How can you get an egg inside a jar that has an opening smaller than the diameter of the egg? Find out in this weeks Imagine It! video.
Nothing is more fun that making a Naked Egg. Find out how to make one, or two or three! Read more
A “naked egg” is an egg that has no shell. Let me say that again, an egg with no shell. This is not something you normally run across and even when I show a naked egg to someone they often just don’t get the idea that the shell is gone – yet the egg stays intact. You might want to check out the anatomy of an egg to get an idea what we are dealing with. Read more
Can an ordinary egg support the weight of a 30 pound cement block? That was the question that Jeff and Joe, two of our Team members, were investigating this past Saturday in the Science Studio. They discovered that a single egg is not up to the task of supporting the brick. It just made a big mess on the bottom of the brick when it was crushed. (Actually, a visitor at the Science Studio insisted we try just one egg to see what would happen.)
So the question is how many eggs would you need to support the brick? After cracking a number of eggs in the name of science, the smallest number of eggs they could get to support a block was eight. Check out the video to see how they did it. Read more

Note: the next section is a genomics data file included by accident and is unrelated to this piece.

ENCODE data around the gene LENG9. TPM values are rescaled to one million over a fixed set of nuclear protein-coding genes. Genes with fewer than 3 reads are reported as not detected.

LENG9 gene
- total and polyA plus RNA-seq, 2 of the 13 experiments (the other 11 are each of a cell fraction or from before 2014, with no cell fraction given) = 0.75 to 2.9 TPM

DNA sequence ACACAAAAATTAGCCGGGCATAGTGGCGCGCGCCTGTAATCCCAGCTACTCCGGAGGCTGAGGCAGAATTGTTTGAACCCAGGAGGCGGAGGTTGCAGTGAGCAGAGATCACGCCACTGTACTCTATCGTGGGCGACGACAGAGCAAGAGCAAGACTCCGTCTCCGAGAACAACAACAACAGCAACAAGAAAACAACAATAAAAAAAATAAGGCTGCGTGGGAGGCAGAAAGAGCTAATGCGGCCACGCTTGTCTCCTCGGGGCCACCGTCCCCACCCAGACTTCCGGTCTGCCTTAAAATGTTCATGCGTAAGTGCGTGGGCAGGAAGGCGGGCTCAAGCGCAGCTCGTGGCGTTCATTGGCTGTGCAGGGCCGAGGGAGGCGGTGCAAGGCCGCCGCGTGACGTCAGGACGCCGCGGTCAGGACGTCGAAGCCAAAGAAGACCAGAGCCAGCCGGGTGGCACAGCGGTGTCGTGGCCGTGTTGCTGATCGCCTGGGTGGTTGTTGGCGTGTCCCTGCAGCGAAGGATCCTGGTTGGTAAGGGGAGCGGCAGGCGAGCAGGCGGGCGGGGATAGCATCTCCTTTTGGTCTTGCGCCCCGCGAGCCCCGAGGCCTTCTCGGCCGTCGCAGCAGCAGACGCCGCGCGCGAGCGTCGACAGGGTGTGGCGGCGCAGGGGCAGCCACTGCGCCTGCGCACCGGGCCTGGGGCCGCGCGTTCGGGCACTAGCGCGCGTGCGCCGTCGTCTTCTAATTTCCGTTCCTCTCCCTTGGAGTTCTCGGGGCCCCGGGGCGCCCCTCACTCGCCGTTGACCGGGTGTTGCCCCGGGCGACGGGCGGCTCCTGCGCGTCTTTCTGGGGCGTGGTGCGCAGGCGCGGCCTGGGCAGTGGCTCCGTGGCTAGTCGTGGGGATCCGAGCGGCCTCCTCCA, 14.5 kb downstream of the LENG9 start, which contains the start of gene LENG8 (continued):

April 1-30, 2011
OPEN 7 days a week in April!
Spring Break is here and we have tons of activities to keep you busy!
In Science Studio throughout the month will be EGGciting activities:
- “Cook” eggs in liquid nitrogen
- “Suck” an egg into a jar
- Soak eggs in vinegar and watch how they progress every day
- Squeeze an egg without breaking it
- Learn about egg density (floating and sinking eggs)
- Great egg carton take home activities!
Tons of EGGcitement throughout the month!
Eggs are fragile (and messy when they break!). Learn about materials engineering while protecting an egg during the classic egg drop challenge. Then we’ll push your family’s engineering skills to see if your egg can survive a journey down the zip line. Make sure you dress appropriately for this potentially messy workshop!
We will have 101.5 The River hanging out from 11am-2pm.
April 22nd & 23rd
Decorate your own easter eggs in Science Studio.
Closed for Easter.
Celebrate Earth Day with The University of Toledo and Imagination Station!
I’ve been poking around the internet and books for some cool experiments and information about eggs in general. I came across this really nice breakdown of the various parts of a chicken egg over at edinformatics.com and have duplicated the information below. I’ve always wondered what those white stringy things (Chalaza) are in my eggs when I make an omelet and now I know not only their name, but also what their function is inside the eggs!